For me, tomatoes are the most difficult (and expensive) vegetable to grow. I even try to discourage people from growing tomatoes in Florida. Tomatoes are susceptible to damage from a plethora of diseases and insect pests AND they require a lot of maintenance and fertilizer. However, I now have a tomato variety I can recommend – The Everglades Tomato.
The Everglades tomato (Solanum pimpinellifolium) is a different species than the traditional tomato (Solanum lycopersicum). Other names for this tomato are the wild tomato or currant tomato. The plant produces an abundance of small tomatoes (about 1/2 inch diameter) with thin skin. Unlike most tomatoes, Everglades tomatoes keep producing throughout the heat of summer. They are even tolerant of brackish water and salt winds.
Everglades tomatoes should be cared for like any other indeterminate (vining type) tomato. Like most gardeners, I like to plant tomatoes a little deeper (two inches or so) than they were planted in the tray/pot. This allows for more adventitious roots to develop from the buried portions of the stems. I also like to trellis these plants with tall stakes and twine or some other support to improve air circulation. However, I have read that Everglades tomatoes grow just fine rambling on the ground. Make sure to give them a little more space than other tomatoes regardless if you stake them or not. Fertilize and irrigate just the same as you would for other tomatoes.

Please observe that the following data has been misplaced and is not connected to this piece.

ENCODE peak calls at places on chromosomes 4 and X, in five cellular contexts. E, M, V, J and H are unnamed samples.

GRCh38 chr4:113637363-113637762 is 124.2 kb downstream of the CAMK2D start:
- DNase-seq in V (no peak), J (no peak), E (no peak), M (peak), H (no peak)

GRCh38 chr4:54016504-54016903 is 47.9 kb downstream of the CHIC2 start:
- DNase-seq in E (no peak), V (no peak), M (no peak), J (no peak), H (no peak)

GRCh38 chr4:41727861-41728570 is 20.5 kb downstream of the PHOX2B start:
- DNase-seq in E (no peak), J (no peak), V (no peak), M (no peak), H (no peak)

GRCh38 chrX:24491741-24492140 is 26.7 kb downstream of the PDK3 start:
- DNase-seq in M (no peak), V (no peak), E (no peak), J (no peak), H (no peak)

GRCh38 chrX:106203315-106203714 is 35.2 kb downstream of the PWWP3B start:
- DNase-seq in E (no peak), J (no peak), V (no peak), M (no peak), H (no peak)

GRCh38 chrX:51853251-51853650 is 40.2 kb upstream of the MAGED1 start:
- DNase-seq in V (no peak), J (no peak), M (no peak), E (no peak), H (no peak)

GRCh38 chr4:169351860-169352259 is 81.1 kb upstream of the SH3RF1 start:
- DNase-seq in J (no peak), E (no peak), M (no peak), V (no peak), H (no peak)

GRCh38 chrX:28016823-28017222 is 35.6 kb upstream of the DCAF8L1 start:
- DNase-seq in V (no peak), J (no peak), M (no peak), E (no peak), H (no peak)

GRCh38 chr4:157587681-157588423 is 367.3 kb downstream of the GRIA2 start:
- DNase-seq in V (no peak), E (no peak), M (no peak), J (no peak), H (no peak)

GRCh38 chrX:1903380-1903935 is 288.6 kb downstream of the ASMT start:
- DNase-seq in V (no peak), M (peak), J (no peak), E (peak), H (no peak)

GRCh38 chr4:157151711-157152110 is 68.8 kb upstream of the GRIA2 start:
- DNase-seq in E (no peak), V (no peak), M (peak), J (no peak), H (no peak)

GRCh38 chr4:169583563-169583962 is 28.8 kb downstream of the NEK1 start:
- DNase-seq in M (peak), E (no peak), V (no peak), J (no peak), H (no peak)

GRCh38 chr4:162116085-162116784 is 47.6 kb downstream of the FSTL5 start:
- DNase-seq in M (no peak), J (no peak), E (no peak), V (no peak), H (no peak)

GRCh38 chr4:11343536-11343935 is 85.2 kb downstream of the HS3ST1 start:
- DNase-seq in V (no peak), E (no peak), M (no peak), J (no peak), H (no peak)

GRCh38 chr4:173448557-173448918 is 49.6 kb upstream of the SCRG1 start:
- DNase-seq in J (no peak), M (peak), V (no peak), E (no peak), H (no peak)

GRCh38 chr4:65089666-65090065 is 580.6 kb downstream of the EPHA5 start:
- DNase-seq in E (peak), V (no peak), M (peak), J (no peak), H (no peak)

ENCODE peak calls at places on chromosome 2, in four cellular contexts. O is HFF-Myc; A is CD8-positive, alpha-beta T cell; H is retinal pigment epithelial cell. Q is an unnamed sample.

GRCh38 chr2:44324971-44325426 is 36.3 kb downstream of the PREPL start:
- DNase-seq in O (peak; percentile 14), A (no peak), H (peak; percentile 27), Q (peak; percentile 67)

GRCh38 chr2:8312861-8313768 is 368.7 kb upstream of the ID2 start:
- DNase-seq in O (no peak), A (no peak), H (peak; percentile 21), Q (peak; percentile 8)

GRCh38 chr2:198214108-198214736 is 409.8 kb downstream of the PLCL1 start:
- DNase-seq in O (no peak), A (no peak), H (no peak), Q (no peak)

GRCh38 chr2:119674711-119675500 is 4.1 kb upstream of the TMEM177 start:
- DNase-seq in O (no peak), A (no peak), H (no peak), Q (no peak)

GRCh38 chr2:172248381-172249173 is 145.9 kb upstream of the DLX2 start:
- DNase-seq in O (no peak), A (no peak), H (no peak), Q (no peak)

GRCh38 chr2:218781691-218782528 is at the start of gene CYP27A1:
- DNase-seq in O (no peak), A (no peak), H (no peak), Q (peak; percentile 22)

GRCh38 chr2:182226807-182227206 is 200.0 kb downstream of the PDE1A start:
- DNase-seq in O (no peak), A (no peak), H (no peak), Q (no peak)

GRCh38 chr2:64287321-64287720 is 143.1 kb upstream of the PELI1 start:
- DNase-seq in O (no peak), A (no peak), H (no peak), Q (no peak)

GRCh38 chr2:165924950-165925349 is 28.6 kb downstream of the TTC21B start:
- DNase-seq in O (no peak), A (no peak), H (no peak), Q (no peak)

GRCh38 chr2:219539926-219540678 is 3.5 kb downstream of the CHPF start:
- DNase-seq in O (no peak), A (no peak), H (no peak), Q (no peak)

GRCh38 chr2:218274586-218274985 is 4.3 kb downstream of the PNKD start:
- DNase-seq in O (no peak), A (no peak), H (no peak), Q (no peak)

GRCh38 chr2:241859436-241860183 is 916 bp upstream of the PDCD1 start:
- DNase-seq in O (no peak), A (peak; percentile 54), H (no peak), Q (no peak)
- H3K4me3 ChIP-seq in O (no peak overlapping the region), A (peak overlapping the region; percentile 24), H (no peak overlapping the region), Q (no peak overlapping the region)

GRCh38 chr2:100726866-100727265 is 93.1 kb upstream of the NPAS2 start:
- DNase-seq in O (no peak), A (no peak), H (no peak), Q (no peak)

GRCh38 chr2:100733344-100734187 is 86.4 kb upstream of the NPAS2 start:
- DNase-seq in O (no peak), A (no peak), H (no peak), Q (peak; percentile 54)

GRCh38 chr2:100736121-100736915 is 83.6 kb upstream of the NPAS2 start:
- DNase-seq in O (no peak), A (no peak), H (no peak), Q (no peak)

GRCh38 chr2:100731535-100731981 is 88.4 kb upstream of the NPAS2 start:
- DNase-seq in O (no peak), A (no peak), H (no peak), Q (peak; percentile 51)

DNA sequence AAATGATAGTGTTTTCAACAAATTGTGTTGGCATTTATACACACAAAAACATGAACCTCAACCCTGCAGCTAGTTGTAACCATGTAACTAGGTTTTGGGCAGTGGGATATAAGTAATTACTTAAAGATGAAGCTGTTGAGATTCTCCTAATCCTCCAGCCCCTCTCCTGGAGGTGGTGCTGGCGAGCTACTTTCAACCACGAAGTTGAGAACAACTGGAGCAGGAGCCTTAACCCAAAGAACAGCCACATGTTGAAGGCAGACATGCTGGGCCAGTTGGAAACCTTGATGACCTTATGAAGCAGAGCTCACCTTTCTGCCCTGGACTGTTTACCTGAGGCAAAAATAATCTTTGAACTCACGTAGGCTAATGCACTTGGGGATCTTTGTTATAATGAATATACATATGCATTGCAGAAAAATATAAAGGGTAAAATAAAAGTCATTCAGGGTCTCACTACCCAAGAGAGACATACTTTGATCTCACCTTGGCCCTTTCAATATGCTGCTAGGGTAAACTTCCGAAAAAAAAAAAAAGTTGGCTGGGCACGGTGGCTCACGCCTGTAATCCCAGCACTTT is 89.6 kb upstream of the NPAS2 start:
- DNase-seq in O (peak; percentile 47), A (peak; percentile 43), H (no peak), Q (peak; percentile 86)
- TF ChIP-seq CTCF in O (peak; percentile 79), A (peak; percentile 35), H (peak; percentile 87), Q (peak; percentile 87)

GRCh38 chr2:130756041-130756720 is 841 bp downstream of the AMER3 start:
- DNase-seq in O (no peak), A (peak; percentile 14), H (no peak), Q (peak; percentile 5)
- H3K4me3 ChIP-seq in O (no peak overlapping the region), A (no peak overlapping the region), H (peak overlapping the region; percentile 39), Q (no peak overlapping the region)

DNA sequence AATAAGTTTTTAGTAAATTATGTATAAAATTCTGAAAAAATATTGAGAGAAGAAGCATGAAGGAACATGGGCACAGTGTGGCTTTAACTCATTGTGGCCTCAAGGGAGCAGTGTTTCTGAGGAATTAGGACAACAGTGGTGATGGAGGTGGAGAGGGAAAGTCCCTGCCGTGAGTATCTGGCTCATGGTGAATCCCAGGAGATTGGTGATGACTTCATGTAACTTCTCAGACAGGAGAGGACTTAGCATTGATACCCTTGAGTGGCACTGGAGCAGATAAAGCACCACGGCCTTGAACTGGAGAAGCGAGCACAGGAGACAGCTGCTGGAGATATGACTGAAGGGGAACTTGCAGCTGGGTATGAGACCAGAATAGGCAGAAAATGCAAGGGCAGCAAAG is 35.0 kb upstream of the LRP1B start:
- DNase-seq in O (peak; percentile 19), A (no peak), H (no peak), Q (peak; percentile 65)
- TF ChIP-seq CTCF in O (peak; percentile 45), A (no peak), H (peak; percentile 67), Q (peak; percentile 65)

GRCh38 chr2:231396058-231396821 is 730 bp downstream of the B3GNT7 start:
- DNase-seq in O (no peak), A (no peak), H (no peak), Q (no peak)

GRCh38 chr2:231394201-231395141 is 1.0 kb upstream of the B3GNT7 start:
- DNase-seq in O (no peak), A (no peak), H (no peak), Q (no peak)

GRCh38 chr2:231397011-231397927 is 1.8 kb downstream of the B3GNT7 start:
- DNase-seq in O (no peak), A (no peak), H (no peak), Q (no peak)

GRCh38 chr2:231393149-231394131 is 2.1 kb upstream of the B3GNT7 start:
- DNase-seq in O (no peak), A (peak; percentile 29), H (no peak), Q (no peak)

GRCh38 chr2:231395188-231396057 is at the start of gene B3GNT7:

Of course, just like any plant, Everglades tomatoes aren’t perfect. Their small size makes harvesting a little more labor intensive and their thin skin is easily torn. But I’m able to look past these faults because of their excellent flavor. I’ve also noticed Everglades tomatoes are not immune to caterpillar/moth pests. Fortunately the caterpillars only seem to feed on the leaves, because the tomatoes are so small.
Whether you’re a chef or just want a sweet snack, you should give Everglades tomatoes a try. Just search the internet for seed sources or ask a friend for a cutting.